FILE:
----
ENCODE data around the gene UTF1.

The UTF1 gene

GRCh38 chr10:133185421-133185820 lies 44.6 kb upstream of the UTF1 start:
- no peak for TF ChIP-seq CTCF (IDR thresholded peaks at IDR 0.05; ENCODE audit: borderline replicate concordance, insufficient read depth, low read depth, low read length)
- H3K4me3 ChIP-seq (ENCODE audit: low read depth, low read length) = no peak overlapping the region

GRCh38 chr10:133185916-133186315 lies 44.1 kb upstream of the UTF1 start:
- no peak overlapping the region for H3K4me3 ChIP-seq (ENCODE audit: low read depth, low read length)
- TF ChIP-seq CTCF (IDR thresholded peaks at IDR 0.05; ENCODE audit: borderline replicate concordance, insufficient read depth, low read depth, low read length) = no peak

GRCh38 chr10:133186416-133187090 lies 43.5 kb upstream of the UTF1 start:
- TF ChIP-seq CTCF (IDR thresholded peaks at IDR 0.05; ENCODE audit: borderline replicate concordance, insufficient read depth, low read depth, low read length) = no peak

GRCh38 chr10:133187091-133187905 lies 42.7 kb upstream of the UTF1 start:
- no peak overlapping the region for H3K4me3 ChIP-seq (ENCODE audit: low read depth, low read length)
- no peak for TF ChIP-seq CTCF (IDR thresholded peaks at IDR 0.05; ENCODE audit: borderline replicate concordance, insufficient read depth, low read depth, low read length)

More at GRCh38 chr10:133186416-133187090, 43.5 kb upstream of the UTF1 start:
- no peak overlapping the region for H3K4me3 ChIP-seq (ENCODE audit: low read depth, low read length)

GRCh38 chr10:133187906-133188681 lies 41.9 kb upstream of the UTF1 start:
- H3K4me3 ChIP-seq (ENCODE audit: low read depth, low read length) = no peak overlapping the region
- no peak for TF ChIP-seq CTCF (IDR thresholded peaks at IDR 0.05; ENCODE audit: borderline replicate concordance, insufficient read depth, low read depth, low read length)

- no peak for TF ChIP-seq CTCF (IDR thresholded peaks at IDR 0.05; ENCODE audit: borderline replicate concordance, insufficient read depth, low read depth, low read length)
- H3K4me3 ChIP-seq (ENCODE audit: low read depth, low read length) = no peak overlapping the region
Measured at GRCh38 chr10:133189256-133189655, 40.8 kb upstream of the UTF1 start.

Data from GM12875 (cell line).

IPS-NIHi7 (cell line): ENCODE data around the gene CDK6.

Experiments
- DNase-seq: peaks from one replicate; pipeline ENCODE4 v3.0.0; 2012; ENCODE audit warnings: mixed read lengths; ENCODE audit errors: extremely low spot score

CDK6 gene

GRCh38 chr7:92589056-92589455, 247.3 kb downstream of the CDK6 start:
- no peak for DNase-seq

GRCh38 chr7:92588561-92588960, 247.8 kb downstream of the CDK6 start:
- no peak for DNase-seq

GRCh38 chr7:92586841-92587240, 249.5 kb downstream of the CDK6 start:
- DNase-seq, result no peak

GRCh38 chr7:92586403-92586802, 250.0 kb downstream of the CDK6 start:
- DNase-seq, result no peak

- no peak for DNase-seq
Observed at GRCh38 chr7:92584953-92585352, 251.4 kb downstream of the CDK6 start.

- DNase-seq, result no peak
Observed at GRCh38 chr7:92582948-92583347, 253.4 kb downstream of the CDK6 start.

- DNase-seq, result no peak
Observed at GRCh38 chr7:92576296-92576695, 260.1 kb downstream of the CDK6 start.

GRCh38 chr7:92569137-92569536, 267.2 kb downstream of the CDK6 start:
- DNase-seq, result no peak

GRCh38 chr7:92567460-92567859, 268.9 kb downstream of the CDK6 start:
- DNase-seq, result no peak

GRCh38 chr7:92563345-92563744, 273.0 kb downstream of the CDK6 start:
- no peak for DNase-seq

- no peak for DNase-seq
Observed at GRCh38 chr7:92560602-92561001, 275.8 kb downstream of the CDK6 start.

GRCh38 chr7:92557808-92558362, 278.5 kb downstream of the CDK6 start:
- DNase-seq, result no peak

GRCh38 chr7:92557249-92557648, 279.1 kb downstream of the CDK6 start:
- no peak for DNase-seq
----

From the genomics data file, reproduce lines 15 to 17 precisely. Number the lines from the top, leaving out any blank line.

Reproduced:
- no peak overlapping the region for H3K4me3 ChIP-seq (ENCODE audit: low read depth, low read length)

GRCh38 chr10:133187906-133188681 lies 41.9 kb upstream of the UTF1 start:
- H3K4me3 ChIP-seq (ENCODE audit: low read depth, low read length) = no peak overlapping the region